BY MARIA TITIZIAN
Tranquility, stillness, and serenity are words that no longer define our lives. They were obliterated from our collective narrative decades ago, maybe centuries ago, perhaps millennia ago. From the moment I developed the ability to formulate memories I cannot recall many instances when I was in a tranquil or serene state of mind. We always seem to be in a whirlpool of distress, in conflict with our past and struggling to confront the outrages being committed on a regular basis as we live and breathe in the present.
A recent tragedy that rocked a village, a people and a nation brought this state of existence more clearly into focus. I do not want to dwell on the circumstances of this tragedy but rather, I want to try in a very humble way to celebrate a life that was cut short but one which possessed an abundance of valor, bravery, patriotism, love and dedication.
When I read the devastating news of the passing last year of army doctor Vahe Avetyan after a vicious beating at Harsnaqar, I was thousands of miles away. I remember vividly the overwhelming nausea that gripped me when I saw the news. And as I watched hundreds of my compatriots holding a candlelight vigil for him, I thought my heart would break with sorrow for not being there to stand beside them, to express my horror at the action and convey the outrage I felt to those responsible.
On April 2, Hratch Mouradian, an Artsakh war hero, compatriot and friend was gunned down in broad daylight in his native village of Proshian. I was once again a world away, across the oceans in a country that is no longer my home. There are no words to describe the feeling of knowing that the life of a patriot like Hratch meant nothing to the person who shot that final, fatal bullet. As I read the harrowing news item about his murder, his wife’s image appeared before me and those of his four young children, who were now left to grow up and navigate the difficult currents of their lives without the wisdom and guidance of their father. I thought of my friends Nigol and Zabelle who lived in Proshian and who had not only developed a close bond of friendship with Hratch and his family but were among his most ardent supporters as village leader. I thought of my husband who had discovered much of Armenia and Artsakh because of Hratch. I thought of my son who after years of battling the demons of injustice all around him, finally felt the strength and understood the value of homeland because of Hratch and his friends. I thought of my daughter at whose wedding Hratch and his wife danced for hours….and my heart broke once again.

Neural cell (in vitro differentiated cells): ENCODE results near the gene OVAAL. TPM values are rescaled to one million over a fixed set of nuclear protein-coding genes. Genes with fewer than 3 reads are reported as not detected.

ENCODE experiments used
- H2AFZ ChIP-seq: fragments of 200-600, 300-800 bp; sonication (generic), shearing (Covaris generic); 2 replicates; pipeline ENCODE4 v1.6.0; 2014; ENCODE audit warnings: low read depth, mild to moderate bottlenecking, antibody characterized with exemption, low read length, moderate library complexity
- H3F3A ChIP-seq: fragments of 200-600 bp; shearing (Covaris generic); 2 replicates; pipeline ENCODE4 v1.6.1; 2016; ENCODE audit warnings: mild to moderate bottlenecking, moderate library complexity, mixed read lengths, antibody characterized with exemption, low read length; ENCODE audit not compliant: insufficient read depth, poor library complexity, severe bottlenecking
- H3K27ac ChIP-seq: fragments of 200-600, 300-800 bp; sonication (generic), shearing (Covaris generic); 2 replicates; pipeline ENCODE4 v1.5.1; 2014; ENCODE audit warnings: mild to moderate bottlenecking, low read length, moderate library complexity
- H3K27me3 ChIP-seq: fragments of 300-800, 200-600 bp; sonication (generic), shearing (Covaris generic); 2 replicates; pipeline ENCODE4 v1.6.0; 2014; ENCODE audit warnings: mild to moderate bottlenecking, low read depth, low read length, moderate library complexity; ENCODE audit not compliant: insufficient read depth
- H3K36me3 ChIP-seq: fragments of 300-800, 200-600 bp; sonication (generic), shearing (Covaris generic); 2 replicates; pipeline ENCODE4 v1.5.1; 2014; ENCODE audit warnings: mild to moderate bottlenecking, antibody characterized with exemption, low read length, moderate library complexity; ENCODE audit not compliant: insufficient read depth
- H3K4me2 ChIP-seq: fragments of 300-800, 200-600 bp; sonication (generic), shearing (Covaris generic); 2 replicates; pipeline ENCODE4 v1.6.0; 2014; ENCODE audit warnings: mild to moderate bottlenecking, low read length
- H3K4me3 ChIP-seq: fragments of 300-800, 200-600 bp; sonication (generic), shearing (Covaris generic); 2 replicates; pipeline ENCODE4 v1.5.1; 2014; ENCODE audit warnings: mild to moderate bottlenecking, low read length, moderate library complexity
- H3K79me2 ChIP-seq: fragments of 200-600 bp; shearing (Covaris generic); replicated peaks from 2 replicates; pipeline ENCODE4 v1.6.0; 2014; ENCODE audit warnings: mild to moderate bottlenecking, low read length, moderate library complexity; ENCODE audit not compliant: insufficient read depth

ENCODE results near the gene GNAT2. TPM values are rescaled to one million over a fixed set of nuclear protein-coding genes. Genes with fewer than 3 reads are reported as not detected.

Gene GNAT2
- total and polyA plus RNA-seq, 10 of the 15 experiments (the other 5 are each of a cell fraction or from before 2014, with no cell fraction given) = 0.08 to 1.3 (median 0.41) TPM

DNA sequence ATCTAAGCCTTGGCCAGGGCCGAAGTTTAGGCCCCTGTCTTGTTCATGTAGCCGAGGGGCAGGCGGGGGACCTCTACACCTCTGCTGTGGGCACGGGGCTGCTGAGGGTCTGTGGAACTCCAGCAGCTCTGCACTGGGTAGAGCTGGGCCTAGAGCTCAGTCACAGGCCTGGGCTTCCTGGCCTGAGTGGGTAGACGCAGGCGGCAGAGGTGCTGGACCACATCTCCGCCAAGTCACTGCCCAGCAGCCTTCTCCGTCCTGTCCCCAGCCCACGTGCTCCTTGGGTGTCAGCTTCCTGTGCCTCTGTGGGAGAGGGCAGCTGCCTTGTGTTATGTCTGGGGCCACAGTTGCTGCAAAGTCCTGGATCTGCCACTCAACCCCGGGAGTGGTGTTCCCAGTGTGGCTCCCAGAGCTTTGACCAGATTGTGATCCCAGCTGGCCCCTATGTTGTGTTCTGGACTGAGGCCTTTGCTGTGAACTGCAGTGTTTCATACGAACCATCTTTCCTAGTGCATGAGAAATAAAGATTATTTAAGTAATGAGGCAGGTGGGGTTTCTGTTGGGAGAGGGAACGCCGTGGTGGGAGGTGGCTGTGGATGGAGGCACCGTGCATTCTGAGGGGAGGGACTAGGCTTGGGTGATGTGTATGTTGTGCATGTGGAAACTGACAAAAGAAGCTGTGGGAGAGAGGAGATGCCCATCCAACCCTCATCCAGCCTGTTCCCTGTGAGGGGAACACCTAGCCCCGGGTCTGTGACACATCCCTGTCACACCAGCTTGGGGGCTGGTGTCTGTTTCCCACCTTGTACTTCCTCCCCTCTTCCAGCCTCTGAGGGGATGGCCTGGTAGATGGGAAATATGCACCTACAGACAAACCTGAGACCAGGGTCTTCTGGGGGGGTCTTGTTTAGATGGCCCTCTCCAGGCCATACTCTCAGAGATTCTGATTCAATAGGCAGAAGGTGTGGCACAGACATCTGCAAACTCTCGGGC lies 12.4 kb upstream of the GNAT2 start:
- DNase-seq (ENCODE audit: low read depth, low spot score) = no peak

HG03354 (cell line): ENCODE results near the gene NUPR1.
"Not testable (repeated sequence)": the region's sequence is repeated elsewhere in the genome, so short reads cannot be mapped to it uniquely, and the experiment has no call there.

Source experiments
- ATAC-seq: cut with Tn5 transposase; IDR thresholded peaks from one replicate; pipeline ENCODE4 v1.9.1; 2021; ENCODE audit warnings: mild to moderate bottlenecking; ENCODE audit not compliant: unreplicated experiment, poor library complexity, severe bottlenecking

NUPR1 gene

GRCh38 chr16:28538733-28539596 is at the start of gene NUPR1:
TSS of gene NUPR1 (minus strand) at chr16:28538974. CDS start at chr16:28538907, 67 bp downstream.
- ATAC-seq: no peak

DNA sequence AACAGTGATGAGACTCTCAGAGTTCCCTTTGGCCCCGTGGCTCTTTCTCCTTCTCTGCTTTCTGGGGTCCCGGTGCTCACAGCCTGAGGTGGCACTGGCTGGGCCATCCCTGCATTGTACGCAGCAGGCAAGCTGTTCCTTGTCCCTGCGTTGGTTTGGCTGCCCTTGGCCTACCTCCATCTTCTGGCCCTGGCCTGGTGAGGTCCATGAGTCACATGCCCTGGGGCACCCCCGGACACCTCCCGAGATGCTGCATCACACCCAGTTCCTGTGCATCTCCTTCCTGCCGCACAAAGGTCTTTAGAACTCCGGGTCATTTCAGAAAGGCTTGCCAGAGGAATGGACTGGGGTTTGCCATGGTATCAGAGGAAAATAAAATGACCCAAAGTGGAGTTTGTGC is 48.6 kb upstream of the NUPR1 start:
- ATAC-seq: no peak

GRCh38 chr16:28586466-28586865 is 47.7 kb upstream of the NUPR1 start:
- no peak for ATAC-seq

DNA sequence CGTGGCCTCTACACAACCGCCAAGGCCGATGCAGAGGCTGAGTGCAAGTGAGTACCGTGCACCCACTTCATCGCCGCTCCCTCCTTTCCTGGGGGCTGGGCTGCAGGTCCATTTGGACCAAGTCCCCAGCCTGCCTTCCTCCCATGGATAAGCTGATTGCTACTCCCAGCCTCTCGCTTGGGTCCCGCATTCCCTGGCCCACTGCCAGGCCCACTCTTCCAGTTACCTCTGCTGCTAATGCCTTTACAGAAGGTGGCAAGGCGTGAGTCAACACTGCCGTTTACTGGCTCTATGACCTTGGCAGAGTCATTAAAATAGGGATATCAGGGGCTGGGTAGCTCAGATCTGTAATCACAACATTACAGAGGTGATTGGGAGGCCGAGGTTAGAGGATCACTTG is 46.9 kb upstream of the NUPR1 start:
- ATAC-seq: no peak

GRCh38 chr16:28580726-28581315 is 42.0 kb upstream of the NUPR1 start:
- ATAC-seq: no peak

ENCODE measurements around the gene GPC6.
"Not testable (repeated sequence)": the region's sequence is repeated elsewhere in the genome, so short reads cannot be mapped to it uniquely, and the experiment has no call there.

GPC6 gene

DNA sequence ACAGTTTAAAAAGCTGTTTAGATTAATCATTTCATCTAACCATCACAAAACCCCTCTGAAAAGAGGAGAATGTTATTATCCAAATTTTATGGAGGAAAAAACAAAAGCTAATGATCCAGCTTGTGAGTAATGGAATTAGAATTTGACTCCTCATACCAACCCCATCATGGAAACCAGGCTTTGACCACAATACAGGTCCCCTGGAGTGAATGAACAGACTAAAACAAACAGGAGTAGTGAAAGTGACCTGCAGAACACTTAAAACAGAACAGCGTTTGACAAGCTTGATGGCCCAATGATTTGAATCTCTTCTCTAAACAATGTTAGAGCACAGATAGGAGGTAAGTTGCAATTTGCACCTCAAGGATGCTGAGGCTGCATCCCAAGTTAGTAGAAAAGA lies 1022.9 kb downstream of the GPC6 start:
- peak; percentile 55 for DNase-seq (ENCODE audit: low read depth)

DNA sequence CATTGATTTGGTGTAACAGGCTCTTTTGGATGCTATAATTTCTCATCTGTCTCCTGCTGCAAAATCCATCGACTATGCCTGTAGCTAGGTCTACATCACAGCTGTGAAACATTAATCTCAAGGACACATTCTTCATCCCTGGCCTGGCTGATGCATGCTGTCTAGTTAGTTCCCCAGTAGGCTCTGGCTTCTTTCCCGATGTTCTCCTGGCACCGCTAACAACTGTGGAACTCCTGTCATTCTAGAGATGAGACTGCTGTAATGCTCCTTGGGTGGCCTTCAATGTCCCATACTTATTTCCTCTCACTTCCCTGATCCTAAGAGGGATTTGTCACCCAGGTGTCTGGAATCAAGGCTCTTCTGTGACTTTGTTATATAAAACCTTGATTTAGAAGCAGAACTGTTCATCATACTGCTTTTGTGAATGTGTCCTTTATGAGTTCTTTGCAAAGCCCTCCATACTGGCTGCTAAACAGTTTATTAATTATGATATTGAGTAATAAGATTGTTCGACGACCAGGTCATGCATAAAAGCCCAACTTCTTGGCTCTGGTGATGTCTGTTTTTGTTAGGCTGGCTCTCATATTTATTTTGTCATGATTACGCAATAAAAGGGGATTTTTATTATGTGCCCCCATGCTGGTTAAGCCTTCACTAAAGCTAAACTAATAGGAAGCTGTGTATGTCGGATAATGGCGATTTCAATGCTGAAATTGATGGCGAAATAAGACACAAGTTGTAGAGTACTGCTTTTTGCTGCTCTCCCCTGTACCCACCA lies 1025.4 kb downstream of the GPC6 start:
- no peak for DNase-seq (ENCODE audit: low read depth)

Whatever the motivation for his murder, whether it was political or personal, whether the murderer thought of all the lives that had been saved because of Hratch’s heroism during the Artsakh war, whether he cared how the lives of the villagers of Poshian had improved because of his care and benevolence, the fact is that a man who was a hero of the nation is now only a memory to all those who knew and loved him.
The image of Hratch that I will always remember is of him dressed in his army fatigues, standing in the warm living room of our friend in Goris, his feet set wide apart with his arms clasped behind him, a sparkle in his eye and a crooked smile on his face. But what will forever be entrenched in my memory is of him dancing the dance of Sassoun with his wartime friend and confidante Magich – their dance was an expression of strength and grace that moved me to tears the first time I saw them; it was the dance of their lives and shared experiences, something which only they could understand and something which defined the very essence of our nation. I am thankful to Hratch for allowing me to experience it.
I don’t want us to forget the Vahe Avetyans and the Hratch Mouradians of our world. I want us to remember that they were ordinary men who served for their country and were murdered not by the enemy but by the traitors of our nation. The continuing impunity and injustice in our country is the reason why these men and others like them are lost to us today.
I don’t know what good can come from all of this, but I am hopeful, as we all must be that the real perpetrators will be punished, that no one in our country shall be above the law, that all those who commit a crime will understand that their time will come. We need to be vigilant and we must continue to struggle to ensure that heroes enjoy the gratitude and appreciation of society and traitors no longer have a place in our world. I am confident of this because if our nation can bring forth men like Hratch, then we have much to be hopeful for.